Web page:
Key Public Health Issues

Introduction

Dr. A has been part of a group practicing radiology in a small town in United Kingdom. He reads and image studies from a community hospital, H Medical Center. He has been doing this job for last 15 years. Dr. A has grew up in this town and learned the culture and about this town’s community. He regularly interacts with the community having observed his patient’s changing health over some years. He is also the local medical community’s active member as he met face-to-face with the physicians in the medical center (Chopra et al., 2005).

This case study will discuss the practicing radiography of H Medical Center and how this impacts the role of the radiographers in patient caring. The scope of this case study include ethical and legal issues, promoting professional healthcare practice, meeting needs of the vulnerable groups, and impact of delivery of quality care.

Ethical and Legal issues

The medical center’s administrators informed Dr. A about a cost-cutting initiative. That has been proposed. There was consideration from the medical center whether the imaging studies shall be sent to the specialist of a large hospital in a different county (Brenner and Hall, 2007). The radiologists of the larger hospital have less charge compared to what Dr. A and his group charges. The proposal has been described by Dr. A as having disadvantages to the medical center’s administrations. The administration is response accused Dr. A being motivated by his own financial self interest for his stand. Dr. A also ensures that disclosure of imaging results in disclosure being done with consent of the patient. The consent that Dr. A takes are generally explicit with active agreement, although sometimes agreement is done orally. Commentary

The academic practice in a different county may have the offering of a greater value compared to the local radiologists. If the hospital is a large one, it can deliver diagnostic expertise that is more specialized in the pediatric, musculoskeletal, and neurological imaging compared to small community practice (Berlin, 2003). The larger hospital may also have the ability of offering the after-hours service that is superior in the form of provision of interpretations within minutes of the completion of the exam. This would be difficult for the small medical center to match. The local radiology group, on the other hand, may have some advantages such as better knowing of the patients and to refer physicians and the community at large (Beauchamp and Childress, 2012). Moreover, community radiologists can serve the patients more effectively due to their better understanding of the local health care environment. With regards to confidentiality and informed consent of the patient, if the patient expresses consent for disclosure, there is relief on the part of the doctor from the duty of confidence (Berlin, 2007). The explicit consent is preferred as it is without doubt with respect to the agreement and it has requirement to share more sensitive data. However, there must be necessary capacity of the patient for consenting, which means balancing, retaining, and understanding the information and also communicating their decision. In the setting of the critical care, this can be a challenge when there is sedation of the patients or they have suffering disease processes that affect their conscious level. The patient’s consent given disclosures are not really breaches that provide consent that is freely given and fully informed. Ideally, patients should be voluntarily disclosing information or having beforehand disclosure information and where there is obtainment of practicable consent (Gallagher et al., 2007).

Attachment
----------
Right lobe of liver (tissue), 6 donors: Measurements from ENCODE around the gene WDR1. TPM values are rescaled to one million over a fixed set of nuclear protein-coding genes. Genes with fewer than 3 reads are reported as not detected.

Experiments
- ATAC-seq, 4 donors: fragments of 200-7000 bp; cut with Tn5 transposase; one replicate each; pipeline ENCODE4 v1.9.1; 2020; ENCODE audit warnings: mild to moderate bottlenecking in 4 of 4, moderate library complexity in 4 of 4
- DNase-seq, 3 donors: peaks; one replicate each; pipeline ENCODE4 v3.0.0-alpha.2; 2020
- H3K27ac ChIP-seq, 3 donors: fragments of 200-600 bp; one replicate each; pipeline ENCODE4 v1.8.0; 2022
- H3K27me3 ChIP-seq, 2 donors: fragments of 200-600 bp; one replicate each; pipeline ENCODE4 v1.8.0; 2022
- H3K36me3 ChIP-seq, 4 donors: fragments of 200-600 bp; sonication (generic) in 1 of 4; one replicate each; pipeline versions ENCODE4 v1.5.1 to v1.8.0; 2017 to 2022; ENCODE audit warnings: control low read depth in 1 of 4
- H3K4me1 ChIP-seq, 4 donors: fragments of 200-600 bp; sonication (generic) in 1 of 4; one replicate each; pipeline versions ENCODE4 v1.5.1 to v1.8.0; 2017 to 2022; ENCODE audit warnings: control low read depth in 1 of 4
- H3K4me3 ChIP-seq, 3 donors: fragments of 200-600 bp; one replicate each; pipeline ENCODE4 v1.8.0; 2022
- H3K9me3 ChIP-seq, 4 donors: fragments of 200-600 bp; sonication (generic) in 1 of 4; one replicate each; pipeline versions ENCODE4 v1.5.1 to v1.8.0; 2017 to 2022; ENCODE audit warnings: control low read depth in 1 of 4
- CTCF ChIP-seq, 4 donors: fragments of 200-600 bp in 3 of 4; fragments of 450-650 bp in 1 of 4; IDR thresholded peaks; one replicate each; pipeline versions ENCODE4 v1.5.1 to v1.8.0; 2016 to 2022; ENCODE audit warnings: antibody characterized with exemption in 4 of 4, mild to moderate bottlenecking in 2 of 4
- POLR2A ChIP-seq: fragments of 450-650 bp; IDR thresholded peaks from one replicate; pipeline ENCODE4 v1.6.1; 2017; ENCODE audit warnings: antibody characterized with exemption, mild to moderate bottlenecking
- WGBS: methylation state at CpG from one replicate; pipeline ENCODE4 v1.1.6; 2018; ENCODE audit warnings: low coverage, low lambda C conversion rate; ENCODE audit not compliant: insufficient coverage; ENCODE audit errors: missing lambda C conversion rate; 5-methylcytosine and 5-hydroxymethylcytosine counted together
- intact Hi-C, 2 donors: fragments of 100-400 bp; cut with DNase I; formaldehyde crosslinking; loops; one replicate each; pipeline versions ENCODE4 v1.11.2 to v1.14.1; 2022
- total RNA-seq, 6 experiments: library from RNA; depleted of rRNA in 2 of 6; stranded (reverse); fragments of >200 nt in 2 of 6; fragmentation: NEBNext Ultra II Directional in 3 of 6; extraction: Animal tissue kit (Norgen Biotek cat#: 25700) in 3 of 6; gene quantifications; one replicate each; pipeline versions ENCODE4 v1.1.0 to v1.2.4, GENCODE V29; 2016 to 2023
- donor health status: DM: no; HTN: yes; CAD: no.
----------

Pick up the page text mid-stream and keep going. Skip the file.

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Promoting professional healthcare practice

At H Medical Center, all patients are seen by the radiographers for consultations before an intervention. The compliance is also done with the governmental payor rules and in doing so the consultations are not performed on the tests that have been ordered on the basis of another physician’s decision. In this medical center, it is the post intervention that all patients are seen. These patients become the medical center’s part in practice and all their disease processes are managed by the H Medical Center with the patients’ primary physicians (Chopra et al., 2005). In the follow up regime, all patients are placed. H Medical Center has started to treat with endografts for the superficial femoral artery disease and for the surgeons it has become a very intense competition. Dr. A’s group has been an all interventional radiology group without much of diagnostic radiology.